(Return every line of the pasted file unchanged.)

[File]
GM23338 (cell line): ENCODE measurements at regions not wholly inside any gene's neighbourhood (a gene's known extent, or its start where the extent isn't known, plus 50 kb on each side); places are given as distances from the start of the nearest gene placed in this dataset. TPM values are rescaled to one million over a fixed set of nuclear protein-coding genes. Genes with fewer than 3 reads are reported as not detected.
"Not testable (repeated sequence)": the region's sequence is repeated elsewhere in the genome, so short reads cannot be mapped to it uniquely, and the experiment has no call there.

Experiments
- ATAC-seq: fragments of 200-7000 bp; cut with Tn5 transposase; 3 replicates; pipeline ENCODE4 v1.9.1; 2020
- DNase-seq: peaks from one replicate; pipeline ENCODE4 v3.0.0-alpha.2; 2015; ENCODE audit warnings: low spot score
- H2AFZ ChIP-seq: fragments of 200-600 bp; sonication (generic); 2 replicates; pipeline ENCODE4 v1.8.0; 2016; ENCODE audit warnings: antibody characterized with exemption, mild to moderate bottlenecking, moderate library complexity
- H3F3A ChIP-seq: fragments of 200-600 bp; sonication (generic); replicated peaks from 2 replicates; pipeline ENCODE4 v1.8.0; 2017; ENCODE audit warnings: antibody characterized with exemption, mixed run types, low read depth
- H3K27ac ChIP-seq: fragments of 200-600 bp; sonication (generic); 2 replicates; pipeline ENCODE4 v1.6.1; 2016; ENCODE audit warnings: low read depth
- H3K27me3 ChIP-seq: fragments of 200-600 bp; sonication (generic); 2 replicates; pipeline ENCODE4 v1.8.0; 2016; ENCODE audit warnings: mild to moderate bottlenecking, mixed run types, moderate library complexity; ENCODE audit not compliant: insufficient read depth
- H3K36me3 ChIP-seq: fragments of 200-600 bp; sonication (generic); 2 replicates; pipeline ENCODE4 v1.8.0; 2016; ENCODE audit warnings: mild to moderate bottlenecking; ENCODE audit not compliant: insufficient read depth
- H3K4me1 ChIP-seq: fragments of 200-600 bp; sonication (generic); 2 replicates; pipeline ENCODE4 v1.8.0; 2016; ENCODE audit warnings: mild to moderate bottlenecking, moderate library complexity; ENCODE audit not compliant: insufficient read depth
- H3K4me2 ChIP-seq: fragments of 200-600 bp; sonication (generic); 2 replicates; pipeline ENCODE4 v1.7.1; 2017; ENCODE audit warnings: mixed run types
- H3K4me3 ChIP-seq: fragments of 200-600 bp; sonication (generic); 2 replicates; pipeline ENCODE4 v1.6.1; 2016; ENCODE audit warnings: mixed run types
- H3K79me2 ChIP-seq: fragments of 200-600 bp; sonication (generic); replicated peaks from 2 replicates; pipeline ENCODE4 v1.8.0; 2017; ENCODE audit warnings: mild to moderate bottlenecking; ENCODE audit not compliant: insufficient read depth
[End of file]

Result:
GM23338 (cell line): ENCODE measurements at regions not wholly inside any gene's neighbourhood (a gene's known extent, or its start where the extent isn't known, plus 50 kb on each side); places are given as distances from the start of the nearest gene placed in this dataset. TPM values are rescaled to one million over a fixed set of nuclear protein-coding genes. Genes with fewer than 3 reads are reported as not detected.
"Not testable (repeated sequence)": the region's sequence is repeated elsewhere in the genome, so short reads cannot be mapped to it uniquely, and the experiment has no call there.

Experiments
- ATAC-seq: fragments of 200-7000 bp; cut with Tn5 transposase; 3 replicates; pipeline ENCODE4 v1.9.1; 2020
- DNase-seq: peaks from one replicate; pipeline ENCODE4 v3.0.0-alpha.2; 2015; ENCODE audit warnings: low spot score
- H2AFZ ChIP-seq: fragments of 200-600 bp; sonication (generic); 2 replicates; pipeline ENCODE4 v1.8.0; 2016; ENCODE audit warnings: antibody characterized with exemption, mild to moderate bottlenecking, moderate library complexity
- H3F3A ChIP-seq: fragments of 200-600 bp; sonication (generic); replicated peaks from 2 replicates; pipeline ENCODE4 v1.8.0; 2017; ENCODE audit warnings: antibody characterized with exemption, mixed run types, low read depth
- H3K27ac ChIP-seq: fragments of 200-600 bp; sonication (generic); 2 replicates; pipeline ENCODE4 v1.6.1; 2016; ENCODE audit warnings: low read depth
- H3K27me3 ChIP-seq: fragments of 200-600 bp; sonication (generic); 2 replicates; pipeline ENCODE4 v1.8.0; 2016; ENCODE audit warnings: mild to moderate bottlenecking, mixed run types, moderate library complexity; ENCODE audit not compliant: insufficient read depth
- H3K36me3 ChIP-seq: fragments of 200-600 bp; sonication (generic); 2 replicates; pipeline ENCODE4 v1.8.0; 2016; ENCODE audit warnings: mild to moderate bottlenecking; ENCODE audit not compliant: insufficient read depth
- H3K4me1 ChIP-seq: fragments of 200-600 bp; sonication (generic); 2 replicates; pipeline ENCODE4 v1.8.0; 2016; ENCODE audit warnings: mild to moderate bottlenecking, moderate library complexity; ENCODE audit not compliant: insufficient read depth
- H3K4me2 ChIP-seq: fragments of 200-600 bp; sonication (generic); 2 replicates; pipeline ENCODE4 v1.7.1; 2017; ENCODE audit warnings: mixed run types
- H3K4me3 ChIP-seq: fragments of 200-600 bp; sonication (generic); 2 replicates; pipeline ENCODE4 v1.6.1; 2016; ENCODE audit warnings: mixed run types
- H3K79me2 ChIP-seq: fragments of 200-600 bp; sonication (generic); replicated peaks from 2 replicates; pipeline ENCODE4 v1.8.0; 2017; ENCODE audit warnings: mild to moderate bottlenecking; ENCODE audit not compliant: insufficient read depth